In an extensive interview with The Huffington Post, former Republican presidential candidate and Speaker of the House Newt Gingrich suggested the Republican Party must evolve on its stance on same-sex marriage and "deal with reality."
Although Gingrich said he continues to believe marriage is defined between a man and a woman, he said there could be a distinction made between a "marriage in a church from a legal document issued by the state."
"I think that this will be much more difficult than immigration for conservatism to come to grips with," Gingrich told The Huffington Post, referring to continued Republican soul searching on social issues many believe helped cost Republicans the presidency in 2012. "It is in every family. It is in every community. The momentum is clearly now in the direction in finding some way to ... accommodate and deal with reality. And the reality is going to be that in a number of American states -- and it will be more after 2014 -- gay relationships will be legal, period."
Gingrich – whose half-sister, Candace Gingrich-Jones, works at the Human Rights Campaign – oversaw the passage of the Defense of Marriage Act in 1996 as speaker of the House of Representatives. Gingrich said the tide on marriage equality has changed considerably since DOMA was signed into law by President Bill Clinton.
"I didn't think that was inevitable 10 or 15 years ago, when we passed the Defense of Marriage Act," he said. "It didn't seem at the time to be anything like as big a wave of change as we are now seeing."
Gingrich's comments came as a surprise to many advocates, who applauded his shifting views as reflective of national trends on marriage equality.
"Newt Gingrich reflects the experience that has changed the minds of so many Americans in understanding that LGBT people are a part of every family and community – including his own," said Human Rights Campaign President Chad Griffin in a statement. "His evolution resonates with people on a very personal level and is a quintessential example of why momentum is on the side of equality."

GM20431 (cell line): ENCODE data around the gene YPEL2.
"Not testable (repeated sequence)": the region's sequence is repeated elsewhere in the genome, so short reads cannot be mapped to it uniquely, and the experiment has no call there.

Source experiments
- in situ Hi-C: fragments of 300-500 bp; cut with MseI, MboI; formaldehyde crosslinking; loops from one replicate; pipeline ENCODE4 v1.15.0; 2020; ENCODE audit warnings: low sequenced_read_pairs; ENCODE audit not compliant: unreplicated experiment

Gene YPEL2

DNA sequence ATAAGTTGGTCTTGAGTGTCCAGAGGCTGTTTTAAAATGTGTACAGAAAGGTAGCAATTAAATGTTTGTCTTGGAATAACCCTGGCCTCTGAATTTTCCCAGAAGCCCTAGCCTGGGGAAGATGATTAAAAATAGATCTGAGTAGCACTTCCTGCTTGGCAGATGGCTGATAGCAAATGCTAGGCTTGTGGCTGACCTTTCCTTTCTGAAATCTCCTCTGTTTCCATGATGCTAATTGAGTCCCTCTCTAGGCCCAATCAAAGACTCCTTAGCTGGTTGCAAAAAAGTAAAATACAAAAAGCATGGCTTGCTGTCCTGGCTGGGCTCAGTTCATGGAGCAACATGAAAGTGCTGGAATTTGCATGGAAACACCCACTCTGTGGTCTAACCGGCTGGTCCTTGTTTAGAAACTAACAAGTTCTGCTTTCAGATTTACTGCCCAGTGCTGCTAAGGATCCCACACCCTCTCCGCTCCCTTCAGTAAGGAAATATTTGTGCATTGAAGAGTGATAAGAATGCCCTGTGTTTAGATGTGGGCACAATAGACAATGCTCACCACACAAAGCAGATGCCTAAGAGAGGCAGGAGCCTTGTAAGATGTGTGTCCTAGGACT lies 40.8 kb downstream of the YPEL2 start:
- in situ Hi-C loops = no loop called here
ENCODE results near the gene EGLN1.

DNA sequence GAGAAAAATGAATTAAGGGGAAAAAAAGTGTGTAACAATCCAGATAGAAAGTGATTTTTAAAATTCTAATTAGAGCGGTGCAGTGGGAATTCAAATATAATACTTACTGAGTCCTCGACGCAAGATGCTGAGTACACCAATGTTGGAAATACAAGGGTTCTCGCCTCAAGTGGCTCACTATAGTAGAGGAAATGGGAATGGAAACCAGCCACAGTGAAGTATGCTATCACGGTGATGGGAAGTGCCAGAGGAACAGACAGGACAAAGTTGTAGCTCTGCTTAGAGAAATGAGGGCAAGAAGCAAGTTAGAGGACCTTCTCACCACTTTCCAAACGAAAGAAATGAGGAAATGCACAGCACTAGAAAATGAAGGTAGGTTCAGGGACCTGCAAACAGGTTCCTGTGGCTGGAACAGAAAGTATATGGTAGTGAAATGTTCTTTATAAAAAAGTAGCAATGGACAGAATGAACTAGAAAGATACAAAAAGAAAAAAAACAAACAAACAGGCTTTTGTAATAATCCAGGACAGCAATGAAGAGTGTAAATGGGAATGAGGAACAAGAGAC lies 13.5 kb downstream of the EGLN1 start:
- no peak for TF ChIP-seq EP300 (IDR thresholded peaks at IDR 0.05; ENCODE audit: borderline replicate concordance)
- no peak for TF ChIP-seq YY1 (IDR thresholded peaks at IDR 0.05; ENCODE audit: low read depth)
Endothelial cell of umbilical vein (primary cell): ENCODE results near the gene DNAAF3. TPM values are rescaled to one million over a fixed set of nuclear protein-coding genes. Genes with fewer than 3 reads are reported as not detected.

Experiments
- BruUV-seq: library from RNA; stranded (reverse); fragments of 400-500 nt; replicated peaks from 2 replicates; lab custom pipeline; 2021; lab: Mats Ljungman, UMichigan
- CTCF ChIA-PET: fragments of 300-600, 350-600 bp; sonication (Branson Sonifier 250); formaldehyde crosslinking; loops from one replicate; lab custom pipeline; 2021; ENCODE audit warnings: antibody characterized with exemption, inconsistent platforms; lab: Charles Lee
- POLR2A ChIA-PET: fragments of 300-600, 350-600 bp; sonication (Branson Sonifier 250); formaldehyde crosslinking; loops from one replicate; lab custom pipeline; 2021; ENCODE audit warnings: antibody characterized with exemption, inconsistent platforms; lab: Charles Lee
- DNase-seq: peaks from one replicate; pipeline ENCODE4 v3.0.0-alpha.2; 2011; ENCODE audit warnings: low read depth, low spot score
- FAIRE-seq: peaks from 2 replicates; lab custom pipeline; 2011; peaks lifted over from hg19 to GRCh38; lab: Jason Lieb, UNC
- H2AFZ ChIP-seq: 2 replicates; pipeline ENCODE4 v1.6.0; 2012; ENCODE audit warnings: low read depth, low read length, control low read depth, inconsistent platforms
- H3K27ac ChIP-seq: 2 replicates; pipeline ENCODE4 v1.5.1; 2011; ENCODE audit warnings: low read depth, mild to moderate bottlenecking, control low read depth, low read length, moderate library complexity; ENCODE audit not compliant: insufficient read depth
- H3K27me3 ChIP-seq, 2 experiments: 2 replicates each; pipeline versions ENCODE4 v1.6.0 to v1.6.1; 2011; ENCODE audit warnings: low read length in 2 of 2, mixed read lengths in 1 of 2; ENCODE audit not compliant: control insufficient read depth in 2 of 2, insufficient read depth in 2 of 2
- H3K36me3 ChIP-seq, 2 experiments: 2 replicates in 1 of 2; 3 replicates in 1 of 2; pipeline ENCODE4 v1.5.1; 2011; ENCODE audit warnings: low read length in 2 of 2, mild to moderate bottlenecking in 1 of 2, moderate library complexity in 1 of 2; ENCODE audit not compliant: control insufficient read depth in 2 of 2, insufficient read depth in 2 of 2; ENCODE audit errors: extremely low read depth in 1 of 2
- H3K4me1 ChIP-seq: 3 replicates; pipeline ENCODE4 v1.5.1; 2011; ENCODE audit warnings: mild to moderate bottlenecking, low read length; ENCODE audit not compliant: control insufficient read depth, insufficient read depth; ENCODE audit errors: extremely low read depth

Griffin added that Gingrich's comments give other Republican leaders the room to embrace marriage equality.
"The six million LGBT people who voted this election cycle, along with the decisive victories we secured across the board, make clear the direction in which our country is heading," said Griffin.
HRC quickly jumped on Gingrich's comments, releasing an image of Candace Gingrich-Jones responding to her brother's remarks. "It's not an easy journey," Gingrich-Jones is quoted as saying, "but I hope our family's experience can give a little hope to those who are on the same path."
At a rally for marriage equality in Maryland last February, Gingrich-Jones joked about her relationship with her brother. "We can't choose who we're related to," she said, "but we can choose our representatives."
According to R. Clarke Cooper, executive director of Log Cabin Republicans, "Gingrich speaks for many Republicans who are concerned about our party's future, and who are ready to accept the freedom to marry matters to many Americans, gay and straight. As he said, LGBT people are part of every family and every community, and the time has come for greater inclusion."
Cooper added that it is "particularly important and welcome to hear that Gingrich now understands the difference between church ceremonies and a civil marriage license, and that equality is no threat to religious freedom."
Young Conservatives for the Freedom to Marry also praised Gingrich in a statement, stating that the freedom to marry is in line with fundamental conservative beliefs.
"Our party must keep pace with the American people if it is to remain relevant in the political process, and as we saw in the recent election, we have some changes to make," the statement said.
On Election Day, marriage equality won at the ballot box in four states. With DOMA and California’s Proposition 8 now before the Supreme Court, many advocates have suggested momentum is on their side on same-sex marriage rights.
[Photo: Newt Gingrich (Courtesy of Gage Skidmore/Wikimedia Commons).]
[Editor's Note: This post has been updated to include statements from HRC, Log Cabin Republicans and Young Conservatives for the Freedom to Marry.]